A Harvest Day at Destiny Bay, Waiheke Island, NZ

A 35 minute ferry ride from Auckland to Waiheke Island, we spent the morning at Destiny Bay, a small, single vineyard, family-owned winery that began in 2005. They specialize in estate grown and bottled blends of Cabernet Sauvignon, Merlot, Cabernet Franc, Malbec and Petit Verdot, producing fewer than 2,500 cases per year of their three distinct blends: Magna Praemia, Mystae and Destinae.

We toured through the vineyards which are planted in a natural amphitheather. The beauty is beyond compare as the vines slope down toward the water.  But, I was relieved that I didn’t have to help pick grapes that day. Destiny Bay is 100% hand harvested and with the steep slopes of the vineyard, that means that the pickers are walking up and down the hill carrying bins of grapes all day. It really is hard work!

While we didn’t have to help pick any grapes, we did head over to the destemmer to work the sorting line.  First, the whole bunches are picked and put into bins which are stacked on the sorting machine line.


Grapes are released in small groups at a time, keeping a steady pace.


The grapes travel up to the destemmer where the stems are separated and fall thru the grates and the whole berries continue on to the sorting machine.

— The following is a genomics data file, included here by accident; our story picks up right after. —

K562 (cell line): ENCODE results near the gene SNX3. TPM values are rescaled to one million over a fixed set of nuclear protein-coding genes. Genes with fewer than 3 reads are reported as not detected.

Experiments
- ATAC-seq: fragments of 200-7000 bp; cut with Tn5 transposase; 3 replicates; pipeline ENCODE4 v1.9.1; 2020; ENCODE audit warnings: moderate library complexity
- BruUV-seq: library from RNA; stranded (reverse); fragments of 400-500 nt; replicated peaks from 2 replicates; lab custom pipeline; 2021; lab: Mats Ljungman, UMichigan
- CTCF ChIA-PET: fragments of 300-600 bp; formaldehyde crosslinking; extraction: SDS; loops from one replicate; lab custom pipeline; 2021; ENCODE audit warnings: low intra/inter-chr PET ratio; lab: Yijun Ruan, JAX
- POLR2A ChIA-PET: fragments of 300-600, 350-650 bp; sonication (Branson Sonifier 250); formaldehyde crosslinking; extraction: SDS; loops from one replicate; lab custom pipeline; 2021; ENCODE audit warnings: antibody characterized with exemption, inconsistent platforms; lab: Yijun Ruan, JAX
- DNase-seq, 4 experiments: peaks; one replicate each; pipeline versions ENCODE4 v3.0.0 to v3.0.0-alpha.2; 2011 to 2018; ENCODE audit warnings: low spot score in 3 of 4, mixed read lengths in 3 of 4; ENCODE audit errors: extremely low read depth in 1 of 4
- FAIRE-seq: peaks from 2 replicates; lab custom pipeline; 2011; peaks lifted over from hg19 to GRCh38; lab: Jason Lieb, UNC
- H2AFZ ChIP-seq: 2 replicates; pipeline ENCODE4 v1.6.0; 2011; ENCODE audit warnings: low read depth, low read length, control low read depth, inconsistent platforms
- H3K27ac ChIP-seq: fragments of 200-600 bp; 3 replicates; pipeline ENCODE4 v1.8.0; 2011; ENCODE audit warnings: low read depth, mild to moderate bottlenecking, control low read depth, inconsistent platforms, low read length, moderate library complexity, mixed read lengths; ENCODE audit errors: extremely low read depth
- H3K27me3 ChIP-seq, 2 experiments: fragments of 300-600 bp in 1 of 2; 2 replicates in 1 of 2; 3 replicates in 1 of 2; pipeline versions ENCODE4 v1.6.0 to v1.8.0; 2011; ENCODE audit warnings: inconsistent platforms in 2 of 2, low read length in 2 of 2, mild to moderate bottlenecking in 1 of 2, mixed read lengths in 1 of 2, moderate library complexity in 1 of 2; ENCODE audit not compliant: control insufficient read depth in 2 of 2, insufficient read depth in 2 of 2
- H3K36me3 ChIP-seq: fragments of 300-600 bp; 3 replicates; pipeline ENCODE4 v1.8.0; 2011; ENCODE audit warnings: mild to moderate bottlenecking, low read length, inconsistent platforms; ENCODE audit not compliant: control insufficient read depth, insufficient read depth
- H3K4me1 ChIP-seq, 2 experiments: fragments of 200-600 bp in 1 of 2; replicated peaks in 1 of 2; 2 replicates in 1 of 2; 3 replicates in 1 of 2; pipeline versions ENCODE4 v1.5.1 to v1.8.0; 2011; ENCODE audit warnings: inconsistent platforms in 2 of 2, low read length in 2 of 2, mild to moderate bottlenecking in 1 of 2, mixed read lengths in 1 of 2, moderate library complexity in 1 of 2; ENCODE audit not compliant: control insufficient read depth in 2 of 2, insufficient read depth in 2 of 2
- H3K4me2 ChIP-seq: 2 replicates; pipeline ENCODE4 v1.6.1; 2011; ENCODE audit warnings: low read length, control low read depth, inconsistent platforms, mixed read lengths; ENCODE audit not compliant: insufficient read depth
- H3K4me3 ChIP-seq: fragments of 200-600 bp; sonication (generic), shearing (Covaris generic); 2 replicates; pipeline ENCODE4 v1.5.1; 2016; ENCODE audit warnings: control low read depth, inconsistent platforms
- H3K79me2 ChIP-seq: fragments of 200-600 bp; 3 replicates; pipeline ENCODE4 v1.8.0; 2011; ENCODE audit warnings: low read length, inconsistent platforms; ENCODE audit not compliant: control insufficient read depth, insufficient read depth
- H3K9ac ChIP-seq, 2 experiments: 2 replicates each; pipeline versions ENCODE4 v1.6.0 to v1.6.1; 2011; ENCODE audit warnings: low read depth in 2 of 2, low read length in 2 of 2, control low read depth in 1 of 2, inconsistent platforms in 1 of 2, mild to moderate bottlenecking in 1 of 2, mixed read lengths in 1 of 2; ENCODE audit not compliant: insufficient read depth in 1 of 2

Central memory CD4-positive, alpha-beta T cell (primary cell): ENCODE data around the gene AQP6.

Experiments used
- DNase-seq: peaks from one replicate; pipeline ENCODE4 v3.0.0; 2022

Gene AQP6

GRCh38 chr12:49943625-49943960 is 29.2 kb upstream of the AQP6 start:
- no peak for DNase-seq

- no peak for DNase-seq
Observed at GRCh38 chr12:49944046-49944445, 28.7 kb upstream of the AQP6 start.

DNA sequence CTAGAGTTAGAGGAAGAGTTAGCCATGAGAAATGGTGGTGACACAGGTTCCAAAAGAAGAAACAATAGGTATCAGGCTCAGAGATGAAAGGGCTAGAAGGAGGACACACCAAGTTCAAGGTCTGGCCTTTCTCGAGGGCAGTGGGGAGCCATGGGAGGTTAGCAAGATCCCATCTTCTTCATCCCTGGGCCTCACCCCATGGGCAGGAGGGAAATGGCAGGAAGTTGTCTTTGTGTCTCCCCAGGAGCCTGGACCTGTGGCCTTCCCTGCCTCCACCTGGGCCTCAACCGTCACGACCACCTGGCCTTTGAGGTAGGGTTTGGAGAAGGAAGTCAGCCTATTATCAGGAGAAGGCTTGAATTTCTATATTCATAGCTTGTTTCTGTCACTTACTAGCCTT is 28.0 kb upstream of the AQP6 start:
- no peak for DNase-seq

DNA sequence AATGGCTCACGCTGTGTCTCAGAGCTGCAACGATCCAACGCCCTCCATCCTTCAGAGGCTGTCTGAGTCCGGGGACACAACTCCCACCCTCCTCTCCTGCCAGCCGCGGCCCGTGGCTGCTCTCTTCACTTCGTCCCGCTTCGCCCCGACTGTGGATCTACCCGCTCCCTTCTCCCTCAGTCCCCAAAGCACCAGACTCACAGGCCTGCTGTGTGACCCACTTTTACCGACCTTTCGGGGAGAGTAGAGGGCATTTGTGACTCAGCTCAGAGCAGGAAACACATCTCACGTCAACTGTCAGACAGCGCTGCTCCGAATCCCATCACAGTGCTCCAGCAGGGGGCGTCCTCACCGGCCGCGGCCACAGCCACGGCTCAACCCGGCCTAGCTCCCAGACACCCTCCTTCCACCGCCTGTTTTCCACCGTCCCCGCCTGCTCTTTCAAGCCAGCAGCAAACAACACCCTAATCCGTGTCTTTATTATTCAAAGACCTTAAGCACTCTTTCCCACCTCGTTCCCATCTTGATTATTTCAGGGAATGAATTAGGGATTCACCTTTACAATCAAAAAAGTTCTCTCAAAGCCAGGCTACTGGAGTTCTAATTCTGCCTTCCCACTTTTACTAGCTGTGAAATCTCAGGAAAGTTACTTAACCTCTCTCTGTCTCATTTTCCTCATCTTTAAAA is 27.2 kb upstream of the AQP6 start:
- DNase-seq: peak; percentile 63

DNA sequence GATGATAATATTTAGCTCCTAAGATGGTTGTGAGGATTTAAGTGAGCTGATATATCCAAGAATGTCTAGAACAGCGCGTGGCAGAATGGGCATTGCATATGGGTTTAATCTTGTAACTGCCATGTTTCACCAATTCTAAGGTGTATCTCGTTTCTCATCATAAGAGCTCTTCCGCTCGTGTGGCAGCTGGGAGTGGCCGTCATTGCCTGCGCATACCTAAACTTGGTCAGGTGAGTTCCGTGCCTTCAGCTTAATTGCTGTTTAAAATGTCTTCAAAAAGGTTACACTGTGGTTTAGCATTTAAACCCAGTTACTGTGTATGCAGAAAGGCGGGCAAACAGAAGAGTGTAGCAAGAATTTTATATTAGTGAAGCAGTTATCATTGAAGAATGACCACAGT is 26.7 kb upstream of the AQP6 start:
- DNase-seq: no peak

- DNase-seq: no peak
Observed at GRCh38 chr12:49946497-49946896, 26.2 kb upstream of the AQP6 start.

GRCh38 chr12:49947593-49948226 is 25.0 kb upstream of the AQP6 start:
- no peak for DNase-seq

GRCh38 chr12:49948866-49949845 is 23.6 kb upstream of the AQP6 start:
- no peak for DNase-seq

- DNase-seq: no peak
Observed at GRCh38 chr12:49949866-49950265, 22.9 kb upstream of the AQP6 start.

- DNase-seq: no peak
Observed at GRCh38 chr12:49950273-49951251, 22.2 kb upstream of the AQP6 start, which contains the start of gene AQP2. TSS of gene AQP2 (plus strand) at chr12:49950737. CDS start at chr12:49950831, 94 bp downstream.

After the mechanical process of destemming, the grapes hit the sorting line and that is where the manual work is required.  The grapes move along the rotating belt as we pick out any stems, bad grapes or even bugs that pass by.

It was like working in an “I Love Lucy” episode as our heads moved from left to right and then back again and again, trying to spot small items that don’t belong.  We worked the sorting line for a half hour and that was plenty for me. I was actually so dizzy that I couldn’t have done it for any longer.

Once the dizziness wore off, we went to check out the already fermenting juice from grapes picked a few days earlier. Instead of punching down like the other wineries I visited, Destiny Bay uses a pump over method in which the juice from the bottom of the tanks is pumped over using a hose (as opposed to plunging from the top down).


Getting to visit wineries during harvest is a great experience.  Not only do you get to see the winemaking process in action but you also get to see the different processes from one winery to another in order to make the best wines possible.